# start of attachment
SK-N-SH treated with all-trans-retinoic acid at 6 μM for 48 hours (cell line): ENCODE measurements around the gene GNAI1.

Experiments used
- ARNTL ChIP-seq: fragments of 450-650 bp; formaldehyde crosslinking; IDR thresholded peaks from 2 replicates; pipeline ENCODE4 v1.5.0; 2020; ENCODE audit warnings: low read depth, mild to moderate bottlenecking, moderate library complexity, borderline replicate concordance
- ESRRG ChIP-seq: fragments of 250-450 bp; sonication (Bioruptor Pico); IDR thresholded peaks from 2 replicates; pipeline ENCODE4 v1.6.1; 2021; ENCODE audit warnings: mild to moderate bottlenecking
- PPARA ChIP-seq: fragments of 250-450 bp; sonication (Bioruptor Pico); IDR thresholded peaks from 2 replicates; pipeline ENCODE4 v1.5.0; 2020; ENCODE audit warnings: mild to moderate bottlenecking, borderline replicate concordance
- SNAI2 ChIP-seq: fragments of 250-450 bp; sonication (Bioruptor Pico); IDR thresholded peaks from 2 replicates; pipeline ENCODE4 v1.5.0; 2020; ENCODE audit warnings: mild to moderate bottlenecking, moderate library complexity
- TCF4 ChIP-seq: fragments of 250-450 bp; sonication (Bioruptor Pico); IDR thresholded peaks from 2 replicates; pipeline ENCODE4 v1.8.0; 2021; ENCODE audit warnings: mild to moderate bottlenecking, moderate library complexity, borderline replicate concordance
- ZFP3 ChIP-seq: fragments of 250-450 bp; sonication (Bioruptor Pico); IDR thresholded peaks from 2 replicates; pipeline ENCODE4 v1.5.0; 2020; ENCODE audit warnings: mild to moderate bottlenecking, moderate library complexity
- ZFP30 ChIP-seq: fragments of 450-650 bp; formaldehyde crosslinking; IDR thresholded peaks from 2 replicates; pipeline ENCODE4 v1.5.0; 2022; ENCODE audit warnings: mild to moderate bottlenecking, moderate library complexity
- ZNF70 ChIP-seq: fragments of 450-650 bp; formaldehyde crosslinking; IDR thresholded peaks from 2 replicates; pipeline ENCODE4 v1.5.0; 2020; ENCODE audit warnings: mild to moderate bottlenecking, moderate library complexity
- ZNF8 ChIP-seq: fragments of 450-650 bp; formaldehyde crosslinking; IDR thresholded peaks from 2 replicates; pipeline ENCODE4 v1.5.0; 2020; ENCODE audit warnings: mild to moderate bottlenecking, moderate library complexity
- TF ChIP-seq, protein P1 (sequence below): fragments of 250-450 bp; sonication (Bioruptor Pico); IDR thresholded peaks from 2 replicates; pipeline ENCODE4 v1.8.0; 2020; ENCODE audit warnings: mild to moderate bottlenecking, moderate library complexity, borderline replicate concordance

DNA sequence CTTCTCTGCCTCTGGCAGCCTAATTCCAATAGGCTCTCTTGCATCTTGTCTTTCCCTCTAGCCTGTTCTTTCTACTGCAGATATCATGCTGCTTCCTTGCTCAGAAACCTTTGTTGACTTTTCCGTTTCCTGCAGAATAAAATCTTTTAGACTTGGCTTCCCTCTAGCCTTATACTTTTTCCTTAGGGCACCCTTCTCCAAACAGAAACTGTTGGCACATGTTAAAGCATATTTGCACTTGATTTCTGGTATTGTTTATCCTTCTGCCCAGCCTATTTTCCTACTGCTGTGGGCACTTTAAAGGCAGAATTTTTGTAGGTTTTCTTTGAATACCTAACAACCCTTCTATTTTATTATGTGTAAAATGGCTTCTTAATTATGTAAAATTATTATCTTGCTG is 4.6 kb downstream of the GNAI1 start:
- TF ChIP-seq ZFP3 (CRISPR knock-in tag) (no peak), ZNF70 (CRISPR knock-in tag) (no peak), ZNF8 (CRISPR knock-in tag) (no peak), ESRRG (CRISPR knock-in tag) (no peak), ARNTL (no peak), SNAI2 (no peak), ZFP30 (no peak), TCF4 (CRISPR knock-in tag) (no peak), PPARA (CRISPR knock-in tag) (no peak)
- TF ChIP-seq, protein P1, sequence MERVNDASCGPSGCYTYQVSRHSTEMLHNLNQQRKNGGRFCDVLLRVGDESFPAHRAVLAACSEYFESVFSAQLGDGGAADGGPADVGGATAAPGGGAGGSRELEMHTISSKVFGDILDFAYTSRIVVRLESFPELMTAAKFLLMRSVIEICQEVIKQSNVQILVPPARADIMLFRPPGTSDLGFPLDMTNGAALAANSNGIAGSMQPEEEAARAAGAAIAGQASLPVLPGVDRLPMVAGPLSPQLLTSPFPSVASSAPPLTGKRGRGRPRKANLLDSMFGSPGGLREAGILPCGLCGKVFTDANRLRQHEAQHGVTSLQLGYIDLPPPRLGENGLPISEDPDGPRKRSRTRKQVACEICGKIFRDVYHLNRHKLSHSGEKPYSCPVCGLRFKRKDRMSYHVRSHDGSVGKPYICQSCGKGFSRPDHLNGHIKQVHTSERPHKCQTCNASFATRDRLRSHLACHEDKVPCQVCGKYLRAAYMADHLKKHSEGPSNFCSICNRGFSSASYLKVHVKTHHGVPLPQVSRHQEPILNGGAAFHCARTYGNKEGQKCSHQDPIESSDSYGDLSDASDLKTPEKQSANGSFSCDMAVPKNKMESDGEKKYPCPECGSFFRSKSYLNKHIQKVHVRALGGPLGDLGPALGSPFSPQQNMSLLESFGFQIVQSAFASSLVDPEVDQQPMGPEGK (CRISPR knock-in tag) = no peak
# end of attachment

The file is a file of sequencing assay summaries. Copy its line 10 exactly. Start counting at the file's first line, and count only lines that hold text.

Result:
- ZNF70 ChIP-seq: fragments of 450-650 bp; formaldehyde crosslinking; IDR thresholded peaks from 2 replicates; pipeline ENCODE4 v1.5.0; 2020; ENCODE audit warnings: mild to moderate bottlenecking, moderate library complexity